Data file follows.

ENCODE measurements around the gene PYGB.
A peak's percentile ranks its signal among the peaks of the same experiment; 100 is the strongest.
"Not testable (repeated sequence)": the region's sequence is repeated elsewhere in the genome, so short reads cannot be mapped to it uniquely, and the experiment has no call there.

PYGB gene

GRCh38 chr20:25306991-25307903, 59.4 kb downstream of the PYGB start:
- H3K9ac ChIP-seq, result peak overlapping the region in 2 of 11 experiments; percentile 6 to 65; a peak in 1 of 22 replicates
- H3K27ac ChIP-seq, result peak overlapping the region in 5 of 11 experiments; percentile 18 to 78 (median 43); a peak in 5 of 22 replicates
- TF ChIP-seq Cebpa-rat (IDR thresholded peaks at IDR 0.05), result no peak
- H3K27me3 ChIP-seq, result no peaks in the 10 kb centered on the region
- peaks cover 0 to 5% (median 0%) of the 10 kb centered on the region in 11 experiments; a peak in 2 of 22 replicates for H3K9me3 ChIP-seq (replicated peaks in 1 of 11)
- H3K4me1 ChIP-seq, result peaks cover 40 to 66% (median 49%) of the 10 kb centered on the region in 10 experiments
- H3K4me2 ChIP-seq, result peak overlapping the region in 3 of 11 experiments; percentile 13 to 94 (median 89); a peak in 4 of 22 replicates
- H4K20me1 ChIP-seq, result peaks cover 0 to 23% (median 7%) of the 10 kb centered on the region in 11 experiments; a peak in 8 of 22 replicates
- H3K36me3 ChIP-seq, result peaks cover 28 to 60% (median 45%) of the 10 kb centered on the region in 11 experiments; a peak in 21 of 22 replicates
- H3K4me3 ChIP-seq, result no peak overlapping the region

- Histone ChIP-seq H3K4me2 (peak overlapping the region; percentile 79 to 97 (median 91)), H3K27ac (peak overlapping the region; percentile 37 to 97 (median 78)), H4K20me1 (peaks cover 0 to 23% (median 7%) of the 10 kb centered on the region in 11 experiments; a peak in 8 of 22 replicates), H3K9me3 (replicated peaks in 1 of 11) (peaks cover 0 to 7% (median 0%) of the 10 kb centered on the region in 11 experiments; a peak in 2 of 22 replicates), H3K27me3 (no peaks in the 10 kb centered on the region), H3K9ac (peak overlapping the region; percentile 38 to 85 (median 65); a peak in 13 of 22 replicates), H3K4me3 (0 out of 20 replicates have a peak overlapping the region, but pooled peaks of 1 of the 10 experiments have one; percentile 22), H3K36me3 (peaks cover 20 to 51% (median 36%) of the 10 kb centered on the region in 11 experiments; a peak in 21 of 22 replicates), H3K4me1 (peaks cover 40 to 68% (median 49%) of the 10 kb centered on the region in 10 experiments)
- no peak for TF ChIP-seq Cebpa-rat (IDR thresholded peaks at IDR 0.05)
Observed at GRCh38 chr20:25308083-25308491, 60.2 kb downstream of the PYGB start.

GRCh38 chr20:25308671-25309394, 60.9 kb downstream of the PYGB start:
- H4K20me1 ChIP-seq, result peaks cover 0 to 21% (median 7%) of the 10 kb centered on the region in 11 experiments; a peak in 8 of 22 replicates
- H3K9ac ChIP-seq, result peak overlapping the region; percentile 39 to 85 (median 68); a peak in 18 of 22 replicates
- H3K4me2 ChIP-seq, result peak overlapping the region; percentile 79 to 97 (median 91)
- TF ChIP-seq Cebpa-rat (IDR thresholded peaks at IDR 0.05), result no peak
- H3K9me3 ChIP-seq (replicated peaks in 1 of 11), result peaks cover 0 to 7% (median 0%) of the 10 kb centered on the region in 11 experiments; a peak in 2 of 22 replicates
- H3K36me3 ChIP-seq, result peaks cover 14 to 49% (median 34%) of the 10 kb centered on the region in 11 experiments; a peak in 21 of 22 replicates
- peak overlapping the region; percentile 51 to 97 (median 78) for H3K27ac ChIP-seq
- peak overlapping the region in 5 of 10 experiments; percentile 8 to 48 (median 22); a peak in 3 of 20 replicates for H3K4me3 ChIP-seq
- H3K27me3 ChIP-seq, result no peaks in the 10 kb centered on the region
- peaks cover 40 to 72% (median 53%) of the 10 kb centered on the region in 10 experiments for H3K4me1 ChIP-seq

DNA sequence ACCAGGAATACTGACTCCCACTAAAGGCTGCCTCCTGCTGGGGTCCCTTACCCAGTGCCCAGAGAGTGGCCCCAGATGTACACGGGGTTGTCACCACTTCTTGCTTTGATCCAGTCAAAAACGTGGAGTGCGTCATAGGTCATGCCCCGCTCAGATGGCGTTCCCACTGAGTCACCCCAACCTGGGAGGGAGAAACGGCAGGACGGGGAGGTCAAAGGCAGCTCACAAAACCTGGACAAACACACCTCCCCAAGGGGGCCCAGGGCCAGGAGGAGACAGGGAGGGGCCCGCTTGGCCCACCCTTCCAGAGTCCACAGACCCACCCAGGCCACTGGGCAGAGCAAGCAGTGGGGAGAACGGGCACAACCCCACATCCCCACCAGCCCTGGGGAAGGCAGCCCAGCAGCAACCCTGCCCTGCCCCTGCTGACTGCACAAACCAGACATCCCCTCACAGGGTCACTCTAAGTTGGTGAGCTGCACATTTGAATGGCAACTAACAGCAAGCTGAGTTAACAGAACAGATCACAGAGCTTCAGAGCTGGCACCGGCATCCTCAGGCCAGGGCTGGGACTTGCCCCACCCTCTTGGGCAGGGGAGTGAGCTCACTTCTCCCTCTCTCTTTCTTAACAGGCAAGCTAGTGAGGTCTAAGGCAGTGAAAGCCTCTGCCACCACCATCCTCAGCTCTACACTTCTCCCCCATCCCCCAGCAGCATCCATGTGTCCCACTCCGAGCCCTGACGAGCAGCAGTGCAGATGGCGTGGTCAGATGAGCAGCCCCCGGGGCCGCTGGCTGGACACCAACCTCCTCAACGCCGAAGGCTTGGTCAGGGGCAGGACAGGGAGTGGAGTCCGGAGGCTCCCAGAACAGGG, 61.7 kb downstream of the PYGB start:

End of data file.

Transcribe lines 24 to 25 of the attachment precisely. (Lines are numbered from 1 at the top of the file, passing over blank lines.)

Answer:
- H3K9me3 ChIP-seq (replicated peaks in 1 of 11), result peaks cover 0 to 7% (median 0%) of the 10 kb centered on the region in 11 experiments; a peak in 2 of 22 replicates
- H3K36me3 ChIP-seq, result peaks cover 14 to 49% (median 34%) of the 10 kb centered on the region in 11 experiments; a peak in 21 of 22 replicates